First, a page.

Due to the massive lack of developer documentation, developing a Firefox extension is a pure pain in the ***. That’s why I eventually stopped supporting mine. Anyway, for those of you who are brave enough to still be willing to program an extension for that browser, here is a brief (2 steps only, wow!) guide on how to make it a blockbuster.
First, unfortunately, there is a pretty high requirement: you need to be somewhat involved in the development of Firefox itself. Well, you don’t definitely have to, but in both the proofs of concept I’ve seen (see below), the author met that requirement, it makes the first step much easier. Ok, the guide now:
- The first step is to get a useful feature removed from Firefox.
Example number 1: Mike Beltzner [:beltzner] got Dave Townsend [:Mossop] remove the extensions.checkCompatibility setting (see bug 521905 – and the post about it on moronmoronical.com). Nice move. Screwed basically all nightly testers and more generically pretty much every beta enthusiasts.
Example number 2: Dão Gottwald [:dao] removed the browser.tabs.tabMinWidth setting (see bug 574654). Now all your tabs must be at least 140 pixels wide. Thank you Captain ScrewUps.
- If you’ve been following properly, I bet you already guessed the second step: simply, create an extension that performs exactly the feature that you removed!
Oh, I know what you’re thinking: “Wait a minute… this is too big, I’d never get away with this! This post is a joke, this can’t work.” Well, trust me it can (although this post is indeed a joke). But I guess bringing on proofs can do no harm, there you go:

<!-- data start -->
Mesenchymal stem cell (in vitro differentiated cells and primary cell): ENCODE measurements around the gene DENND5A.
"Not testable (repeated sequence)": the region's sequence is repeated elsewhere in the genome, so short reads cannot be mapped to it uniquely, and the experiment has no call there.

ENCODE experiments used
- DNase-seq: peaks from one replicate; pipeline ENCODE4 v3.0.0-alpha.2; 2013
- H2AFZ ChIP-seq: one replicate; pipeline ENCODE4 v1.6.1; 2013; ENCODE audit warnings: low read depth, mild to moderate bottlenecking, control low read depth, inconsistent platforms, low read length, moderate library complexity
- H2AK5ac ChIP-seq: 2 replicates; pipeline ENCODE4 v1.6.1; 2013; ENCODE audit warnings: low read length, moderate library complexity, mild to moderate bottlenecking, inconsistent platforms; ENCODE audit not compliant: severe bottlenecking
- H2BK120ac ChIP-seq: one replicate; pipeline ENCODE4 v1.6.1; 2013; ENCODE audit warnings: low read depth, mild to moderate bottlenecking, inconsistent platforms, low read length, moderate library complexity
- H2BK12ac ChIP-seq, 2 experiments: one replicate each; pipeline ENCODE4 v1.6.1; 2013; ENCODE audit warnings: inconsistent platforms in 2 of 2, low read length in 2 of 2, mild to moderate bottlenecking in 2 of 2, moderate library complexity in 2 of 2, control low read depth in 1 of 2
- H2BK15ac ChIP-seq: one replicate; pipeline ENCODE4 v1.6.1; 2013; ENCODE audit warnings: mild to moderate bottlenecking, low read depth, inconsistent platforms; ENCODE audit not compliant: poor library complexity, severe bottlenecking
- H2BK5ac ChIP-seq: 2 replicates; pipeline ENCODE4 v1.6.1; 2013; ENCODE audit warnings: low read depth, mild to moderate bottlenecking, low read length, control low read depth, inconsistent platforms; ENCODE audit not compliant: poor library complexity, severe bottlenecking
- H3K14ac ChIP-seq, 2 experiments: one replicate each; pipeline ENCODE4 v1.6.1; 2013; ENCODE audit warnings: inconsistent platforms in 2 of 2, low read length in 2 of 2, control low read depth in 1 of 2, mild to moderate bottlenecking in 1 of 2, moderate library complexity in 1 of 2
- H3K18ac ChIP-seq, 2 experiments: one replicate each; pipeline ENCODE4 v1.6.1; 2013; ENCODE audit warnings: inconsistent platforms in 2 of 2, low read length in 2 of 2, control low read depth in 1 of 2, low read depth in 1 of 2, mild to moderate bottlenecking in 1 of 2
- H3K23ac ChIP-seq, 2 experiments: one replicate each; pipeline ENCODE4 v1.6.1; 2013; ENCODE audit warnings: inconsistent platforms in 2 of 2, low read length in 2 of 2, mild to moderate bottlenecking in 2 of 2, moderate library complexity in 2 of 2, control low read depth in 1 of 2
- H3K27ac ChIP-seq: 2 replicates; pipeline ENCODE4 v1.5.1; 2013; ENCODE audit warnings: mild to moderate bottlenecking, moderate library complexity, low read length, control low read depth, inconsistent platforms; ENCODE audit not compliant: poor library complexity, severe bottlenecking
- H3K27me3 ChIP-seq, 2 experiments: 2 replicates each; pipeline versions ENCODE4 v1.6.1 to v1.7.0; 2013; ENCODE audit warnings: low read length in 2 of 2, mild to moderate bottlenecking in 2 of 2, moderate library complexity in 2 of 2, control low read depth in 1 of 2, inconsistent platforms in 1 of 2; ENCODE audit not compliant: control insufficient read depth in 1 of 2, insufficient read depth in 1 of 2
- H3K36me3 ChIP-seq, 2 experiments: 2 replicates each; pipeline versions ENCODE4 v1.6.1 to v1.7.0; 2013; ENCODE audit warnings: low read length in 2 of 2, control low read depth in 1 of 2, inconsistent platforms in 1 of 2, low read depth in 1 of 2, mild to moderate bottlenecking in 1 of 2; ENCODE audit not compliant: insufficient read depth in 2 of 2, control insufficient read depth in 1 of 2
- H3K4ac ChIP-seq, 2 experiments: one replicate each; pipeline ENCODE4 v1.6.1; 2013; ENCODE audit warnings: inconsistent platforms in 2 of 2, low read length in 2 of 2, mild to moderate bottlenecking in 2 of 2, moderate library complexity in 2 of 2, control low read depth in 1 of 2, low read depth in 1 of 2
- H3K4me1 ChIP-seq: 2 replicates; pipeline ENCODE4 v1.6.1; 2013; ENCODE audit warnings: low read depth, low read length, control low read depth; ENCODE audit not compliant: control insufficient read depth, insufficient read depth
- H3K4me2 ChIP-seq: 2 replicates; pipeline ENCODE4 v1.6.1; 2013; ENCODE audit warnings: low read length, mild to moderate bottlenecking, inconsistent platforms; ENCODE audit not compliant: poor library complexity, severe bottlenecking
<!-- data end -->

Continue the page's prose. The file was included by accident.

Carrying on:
Example 1: Dave Townsend aka Mossop published the Nightly Tester Tools, the primary feature of which used to be to remove compatibility checking (NB: as of today it seems that that feature got move into the Add-on Compatibility Reporter extension).
Example 2: Dao Gottwald aka dao published the Custom Tab Width, the only feature of which is to add back an easy way to configure minimum and maximum tab width.
So, have you been able to apply this guide? Congratulations, you’ve published a successful Firefox add-on! Maybe you also pushed a few hundreds of thousands of users a bit more towards Chrome (I wish I could say Opera), but who cares anyway?
As a token of appreciation for your brilliant work at making Firefox a
better worse browser, I’ll reveal to you the third and last bonus step to this guide:
- Abandon your add-on. Example 1: Dave Townsend aka Mossop abandoned the Nightly Tester Tools.
Muhahaha. All Ur about:config R belong to Us